Repointing the Ivory Tower: Designing for Relevancy, Efficacy, Humility in view of the Great Turning

By Jonathan M. Scherch.

Published by Journal of the World Universities Forum

Format Price
Article: Print $US10.00
Article: Electronic $US5.00

With the coming peak petroleum era, or Great Turning (Korten, 2007), where social, economic and environmental effects of diminishing petroleum-based resources present adaptive challenges for individuals, organizations, and communities, the importance of educating for sustainability is evident. Hence, universities will assume new roles, nurture and leverage available resources and creatively engage campus communities to meet demands amid acute energy transitions, evolving effects of climate change and related social transformations. Indeed, all educational institutions will need to ably demonstrate efficacy in harmonizing campus mission, priorities and interdisciplinary curricula with emerging community needs, interests and collective expectations. Accordingly, this paper will introduce and discuss ecological design strategies for use in service of effective integration of classroom, campus and community contexts for sustainability. Citing first-hand accounts, the author will present and discuss examples in the United States and China, highlighting features of ecological design innovations, associated curriculum attributes and anticipated learning outcomes, and prospective community collaborations. The paper will include recommendations and references for future work.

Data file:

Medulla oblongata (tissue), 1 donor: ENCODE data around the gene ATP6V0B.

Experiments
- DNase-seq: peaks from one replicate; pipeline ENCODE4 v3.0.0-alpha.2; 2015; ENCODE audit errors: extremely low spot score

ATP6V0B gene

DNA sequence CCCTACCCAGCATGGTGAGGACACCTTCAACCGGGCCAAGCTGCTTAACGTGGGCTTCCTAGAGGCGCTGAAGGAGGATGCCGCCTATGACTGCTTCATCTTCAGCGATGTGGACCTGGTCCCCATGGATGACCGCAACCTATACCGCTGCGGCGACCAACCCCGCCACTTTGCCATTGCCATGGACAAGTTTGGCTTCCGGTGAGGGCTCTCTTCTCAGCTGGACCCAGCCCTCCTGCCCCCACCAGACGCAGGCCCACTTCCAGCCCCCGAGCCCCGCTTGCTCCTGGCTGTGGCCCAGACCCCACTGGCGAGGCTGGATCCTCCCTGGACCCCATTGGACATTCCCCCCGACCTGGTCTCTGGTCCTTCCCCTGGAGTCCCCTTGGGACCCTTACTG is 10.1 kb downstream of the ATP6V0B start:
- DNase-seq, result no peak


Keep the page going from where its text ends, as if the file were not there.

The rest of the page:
Keywords: Ecological Design, Social Work, Sustainability, Innovation, Permaculture, Integrated Systems, Scherch

Journal of the World Universities Forum, Volume 1, Issue 5, pp.7-16. Article: Print (Spiral Bound). Article: Electronic (PDF File; 1.154MB).

Dr. Jonathan M. Scherch

Core Faculty, Graduate Programs in Environment & Community, Center for Creative Change, Antioch University Seattle, Seattle, Washington, USA

Since 1998, I have served as Core Faculty at Antioch University Seattle within the Center for Creative Change (C3), and presently for a 12-member, university-wide Sustainability Taskforce. My teaching, research and consulting includes themes of social work and sustainable community innovations, integrated resource systems and ecological (permaculture) design, environmental education and leadership, organizational development and community readiness for climate change and peak/post-petroleum futures, international bamboo cultures and sustainable “guild” cooperatives. Website:


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